Daniel Hahn introduced the RtW2 project and explained that problems can arise in terms of translation, particularly when it comes to ‘inclusive’ books. It is important to find ways of bringing books with an inclusive message into the UK and the English language and he asked the students – “what might be problematic and why?

Students: “Not what people are used to; the way it is presented”.

Daniel identified two issues: the first is cultural expectation (and what is seen to be acceptable) and the second relating to language and what words we are comfortable using.

The story of Zitti’s Cake Shop was read out and the pdf English version was shown on a large screen.

The student’s attention was drawn to what might be problematic with the translation of the book with some general observations:

  • There is an overall message in the book
  • Takes a while to get there
  • Does not tell you that Mr Zitti cannot hear or speak
  • The message is delicately done and is a positive one about a disabled character.
  • The character has agency, he has power, he has a special gift and contributes in a way that no one else can do in society

The Translation:

Daniel explained the background to the problems of translating the word/name ‘Zitti’. 

The word "zitti" in Italian means "be quiet!" or just "quiet" as a plural adjective The word’s popular use – "Zitti!" yelled by countless parents and teachers would be familiar to any child or classroom. Although 'Zitti' can be a surname in Italy the author confirmed to OIW that she intended to have a subtle reference to 'silence' in the title.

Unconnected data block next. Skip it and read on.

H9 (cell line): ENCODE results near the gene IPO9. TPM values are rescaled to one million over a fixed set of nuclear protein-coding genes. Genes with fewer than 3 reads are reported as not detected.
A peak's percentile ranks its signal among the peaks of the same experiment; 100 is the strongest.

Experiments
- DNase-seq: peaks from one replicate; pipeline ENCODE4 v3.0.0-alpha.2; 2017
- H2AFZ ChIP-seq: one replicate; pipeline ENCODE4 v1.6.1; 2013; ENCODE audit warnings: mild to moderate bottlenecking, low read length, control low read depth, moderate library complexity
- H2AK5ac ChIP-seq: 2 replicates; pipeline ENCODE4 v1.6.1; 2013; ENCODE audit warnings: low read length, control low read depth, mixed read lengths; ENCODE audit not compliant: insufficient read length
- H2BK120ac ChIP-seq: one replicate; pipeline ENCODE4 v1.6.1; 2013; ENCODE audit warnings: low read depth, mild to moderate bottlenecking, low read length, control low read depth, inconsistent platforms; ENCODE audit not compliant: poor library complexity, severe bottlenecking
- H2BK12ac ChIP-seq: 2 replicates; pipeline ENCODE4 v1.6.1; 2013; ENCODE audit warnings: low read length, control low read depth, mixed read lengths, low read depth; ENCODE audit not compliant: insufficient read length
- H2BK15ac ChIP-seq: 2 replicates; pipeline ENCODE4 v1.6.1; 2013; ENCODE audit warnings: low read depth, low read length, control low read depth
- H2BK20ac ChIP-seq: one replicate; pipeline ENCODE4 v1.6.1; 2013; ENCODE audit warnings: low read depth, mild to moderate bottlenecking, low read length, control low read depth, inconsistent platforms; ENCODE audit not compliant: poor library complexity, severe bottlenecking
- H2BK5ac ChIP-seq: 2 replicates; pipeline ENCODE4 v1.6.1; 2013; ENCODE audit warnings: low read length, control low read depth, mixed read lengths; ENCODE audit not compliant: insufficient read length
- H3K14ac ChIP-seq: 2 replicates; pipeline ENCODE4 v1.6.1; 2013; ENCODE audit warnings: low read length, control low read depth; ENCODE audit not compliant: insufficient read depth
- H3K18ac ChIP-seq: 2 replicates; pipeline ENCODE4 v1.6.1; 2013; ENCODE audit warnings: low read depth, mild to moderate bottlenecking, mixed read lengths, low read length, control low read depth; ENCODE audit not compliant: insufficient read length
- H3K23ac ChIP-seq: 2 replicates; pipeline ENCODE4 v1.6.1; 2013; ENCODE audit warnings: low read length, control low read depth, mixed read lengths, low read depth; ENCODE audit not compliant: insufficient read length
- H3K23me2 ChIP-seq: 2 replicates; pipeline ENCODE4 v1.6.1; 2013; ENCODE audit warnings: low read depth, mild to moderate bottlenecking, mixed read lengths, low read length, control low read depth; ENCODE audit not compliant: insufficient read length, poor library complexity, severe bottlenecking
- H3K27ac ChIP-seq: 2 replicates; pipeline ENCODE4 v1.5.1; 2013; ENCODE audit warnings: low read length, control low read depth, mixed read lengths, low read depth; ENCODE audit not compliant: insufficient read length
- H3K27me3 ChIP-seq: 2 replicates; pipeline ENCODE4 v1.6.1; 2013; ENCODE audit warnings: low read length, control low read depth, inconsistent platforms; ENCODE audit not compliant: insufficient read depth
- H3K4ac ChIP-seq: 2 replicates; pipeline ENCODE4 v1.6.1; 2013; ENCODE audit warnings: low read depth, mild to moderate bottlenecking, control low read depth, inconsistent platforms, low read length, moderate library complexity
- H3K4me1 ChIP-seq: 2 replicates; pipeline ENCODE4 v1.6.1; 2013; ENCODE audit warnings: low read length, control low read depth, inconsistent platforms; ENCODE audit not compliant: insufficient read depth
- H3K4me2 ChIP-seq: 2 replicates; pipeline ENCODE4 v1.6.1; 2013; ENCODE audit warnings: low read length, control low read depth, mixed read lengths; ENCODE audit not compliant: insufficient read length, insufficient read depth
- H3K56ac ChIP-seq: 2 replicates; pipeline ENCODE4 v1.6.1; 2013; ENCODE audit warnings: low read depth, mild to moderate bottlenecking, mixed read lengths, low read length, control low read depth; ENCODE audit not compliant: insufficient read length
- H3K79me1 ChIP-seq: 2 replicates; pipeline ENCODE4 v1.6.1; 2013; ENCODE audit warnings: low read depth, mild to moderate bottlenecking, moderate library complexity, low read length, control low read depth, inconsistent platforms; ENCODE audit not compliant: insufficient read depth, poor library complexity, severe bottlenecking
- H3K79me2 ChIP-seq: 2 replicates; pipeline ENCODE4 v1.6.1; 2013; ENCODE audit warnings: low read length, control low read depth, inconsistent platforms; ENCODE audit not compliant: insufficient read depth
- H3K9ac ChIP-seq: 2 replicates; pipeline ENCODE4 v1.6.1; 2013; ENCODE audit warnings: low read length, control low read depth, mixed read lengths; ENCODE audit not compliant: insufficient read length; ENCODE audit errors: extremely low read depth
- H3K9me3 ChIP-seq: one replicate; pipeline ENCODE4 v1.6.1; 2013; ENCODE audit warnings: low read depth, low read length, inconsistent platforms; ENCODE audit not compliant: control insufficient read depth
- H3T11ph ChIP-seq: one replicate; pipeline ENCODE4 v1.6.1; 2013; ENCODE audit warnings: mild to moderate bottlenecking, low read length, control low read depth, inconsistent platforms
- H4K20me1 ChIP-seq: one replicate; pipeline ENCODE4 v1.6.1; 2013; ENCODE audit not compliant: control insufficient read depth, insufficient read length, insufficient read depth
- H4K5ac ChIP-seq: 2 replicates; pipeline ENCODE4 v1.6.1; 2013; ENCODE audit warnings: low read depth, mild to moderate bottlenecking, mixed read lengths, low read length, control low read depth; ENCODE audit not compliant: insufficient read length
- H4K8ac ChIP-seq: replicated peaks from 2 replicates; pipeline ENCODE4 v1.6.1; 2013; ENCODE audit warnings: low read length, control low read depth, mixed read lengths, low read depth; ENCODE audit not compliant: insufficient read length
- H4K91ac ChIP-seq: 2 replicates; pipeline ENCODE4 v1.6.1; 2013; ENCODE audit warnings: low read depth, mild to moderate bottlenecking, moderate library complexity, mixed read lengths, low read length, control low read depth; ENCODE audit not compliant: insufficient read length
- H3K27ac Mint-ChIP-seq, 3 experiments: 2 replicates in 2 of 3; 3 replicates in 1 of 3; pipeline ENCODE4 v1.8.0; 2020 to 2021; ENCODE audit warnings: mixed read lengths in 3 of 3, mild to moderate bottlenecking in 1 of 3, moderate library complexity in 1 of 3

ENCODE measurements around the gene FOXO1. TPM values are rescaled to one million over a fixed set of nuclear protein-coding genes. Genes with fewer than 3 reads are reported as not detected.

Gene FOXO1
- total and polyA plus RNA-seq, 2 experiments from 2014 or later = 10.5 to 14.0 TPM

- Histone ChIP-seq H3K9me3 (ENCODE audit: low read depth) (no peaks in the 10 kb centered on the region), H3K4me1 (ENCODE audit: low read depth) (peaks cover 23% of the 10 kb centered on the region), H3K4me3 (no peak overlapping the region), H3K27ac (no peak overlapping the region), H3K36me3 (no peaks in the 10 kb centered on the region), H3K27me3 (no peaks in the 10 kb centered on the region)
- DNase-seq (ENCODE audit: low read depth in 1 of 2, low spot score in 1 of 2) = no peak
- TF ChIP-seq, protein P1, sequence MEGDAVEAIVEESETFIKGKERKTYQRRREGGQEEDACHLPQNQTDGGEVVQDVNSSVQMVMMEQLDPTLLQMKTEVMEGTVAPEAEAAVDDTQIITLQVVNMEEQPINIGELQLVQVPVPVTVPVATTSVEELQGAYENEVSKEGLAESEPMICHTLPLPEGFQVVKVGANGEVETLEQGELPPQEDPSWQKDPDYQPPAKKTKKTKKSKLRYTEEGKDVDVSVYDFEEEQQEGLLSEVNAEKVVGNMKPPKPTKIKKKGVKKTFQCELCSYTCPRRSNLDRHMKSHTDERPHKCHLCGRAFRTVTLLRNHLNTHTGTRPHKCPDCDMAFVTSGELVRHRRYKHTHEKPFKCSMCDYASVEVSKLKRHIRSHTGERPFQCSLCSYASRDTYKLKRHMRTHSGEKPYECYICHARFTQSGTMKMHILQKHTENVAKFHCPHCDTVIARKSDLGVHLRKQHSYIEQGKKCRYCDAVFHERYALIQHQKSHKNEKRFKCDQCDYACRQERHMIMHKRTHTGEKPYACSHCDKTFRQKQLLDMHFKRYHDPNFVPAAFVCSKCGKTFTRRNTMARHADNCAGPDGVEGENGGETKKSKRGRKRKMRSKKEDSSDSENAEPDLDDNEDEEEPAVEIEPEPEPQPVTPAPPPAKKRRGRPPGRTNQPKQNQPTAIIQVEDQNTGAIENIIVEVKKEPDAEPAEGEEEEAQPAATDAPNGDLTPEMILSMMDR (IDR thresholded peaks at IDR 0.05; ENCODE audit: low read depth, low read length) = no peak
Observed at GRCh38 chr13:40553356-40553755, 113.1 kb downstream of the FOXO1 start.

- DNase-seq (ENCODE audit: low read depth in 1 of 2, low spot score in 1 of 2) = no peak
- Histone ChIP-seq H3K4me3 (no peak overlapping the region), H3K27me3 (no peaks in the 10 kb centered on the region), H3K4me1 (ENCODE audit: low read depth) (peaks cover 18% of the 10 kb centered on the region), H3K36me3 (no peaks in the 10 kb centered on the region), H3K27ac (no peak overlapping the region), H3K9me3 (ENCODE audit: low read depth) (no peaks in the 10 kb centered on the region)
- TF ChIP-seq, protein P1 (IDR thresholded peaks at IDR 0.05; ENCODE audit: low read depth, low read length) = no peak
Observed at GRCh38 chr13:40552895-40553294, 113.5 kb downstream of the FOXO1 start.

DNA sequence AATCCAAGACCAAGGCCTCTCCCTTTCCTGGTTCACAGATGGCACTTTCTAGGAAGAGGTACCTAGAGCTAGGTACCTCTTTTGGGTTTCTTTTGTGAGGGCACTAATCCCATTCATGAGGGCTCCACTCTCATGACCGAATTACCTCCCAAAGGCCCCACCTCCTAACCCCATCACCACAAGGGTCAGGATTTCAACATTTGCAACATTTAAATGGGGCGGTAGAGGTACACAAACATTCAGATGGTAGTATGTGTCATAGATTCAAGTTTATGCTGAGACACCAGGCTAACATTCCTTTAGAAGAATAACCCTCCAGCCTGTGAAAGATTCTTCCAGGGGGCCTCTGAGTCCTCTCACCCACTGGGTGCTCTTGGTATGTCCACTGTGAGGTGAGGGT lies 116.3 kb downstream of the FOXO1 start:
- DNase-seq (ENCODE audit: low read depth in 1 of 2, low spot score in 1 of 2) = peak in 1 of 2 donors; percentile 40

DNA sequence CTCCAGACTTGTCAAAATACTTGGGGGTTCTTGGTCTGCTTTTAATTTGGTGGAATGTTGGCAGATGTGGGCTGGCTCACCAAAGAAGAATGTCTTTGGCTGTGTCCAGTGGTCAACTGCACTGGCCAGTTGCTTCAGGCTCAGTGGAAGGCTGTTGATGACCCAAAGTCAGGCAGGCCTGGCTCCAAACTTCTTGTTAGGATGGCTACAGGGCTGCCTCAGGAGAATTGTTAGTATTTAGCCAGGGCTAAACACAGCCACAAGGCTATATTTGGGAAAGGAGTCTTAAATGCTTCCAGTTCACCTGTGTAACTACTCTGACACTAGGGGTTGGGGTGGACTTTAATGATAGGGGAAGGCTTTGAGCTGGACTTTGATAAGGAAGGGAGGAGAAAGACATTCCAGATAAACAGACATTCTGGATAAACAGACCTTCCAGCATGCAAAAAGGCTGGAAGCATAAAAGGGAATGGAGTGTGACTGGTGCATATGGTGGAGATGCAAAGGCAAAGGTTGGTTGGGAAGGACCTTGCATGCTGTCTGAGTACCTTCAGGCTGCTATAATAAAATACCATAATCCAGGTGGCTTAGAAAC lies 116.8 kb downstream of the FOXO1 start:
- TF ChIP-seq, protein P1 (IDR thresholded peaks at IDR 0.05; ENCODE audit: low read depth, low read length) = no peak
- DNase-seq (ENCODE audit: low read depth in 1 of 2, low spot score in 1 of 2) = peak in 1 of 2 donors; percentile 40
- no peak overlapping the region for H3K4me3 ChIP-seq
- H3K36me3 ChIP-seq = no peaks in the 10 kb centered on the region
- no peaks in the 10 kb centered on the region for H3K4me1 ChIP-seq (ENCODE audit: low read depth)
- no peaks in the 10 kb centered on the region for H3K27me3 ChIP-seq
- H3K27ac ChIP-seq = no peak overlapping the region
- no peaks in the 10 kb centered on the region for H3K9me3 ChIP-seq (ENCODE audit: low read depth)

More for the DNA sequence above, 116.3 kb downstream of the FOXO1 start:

A series of questions and observations were posed:

  • Would it be possible to use the equivalent meaning in English, and if so, what would be the problems attached to this?
  • By not translating the title would the spirit of the book be kept, bearing in mind that it’s mainly positive and inclusive?
  • Would a constant reinforcement of Zitti’s disability make it slightly aggressive and a potentially negative way of talking about him?

A translator/publisher might have a problem with this. By keeping the Italian name ‘Zitti’ there is no negative reinforcement.

  • If there is negative reinforcement in the original why is it the job of the translator to soften this?

Students: “Sales and audience”.

  • Is it the job of the translator to worry about this? Should they make language palatable by using the kind of words we are comfortable with?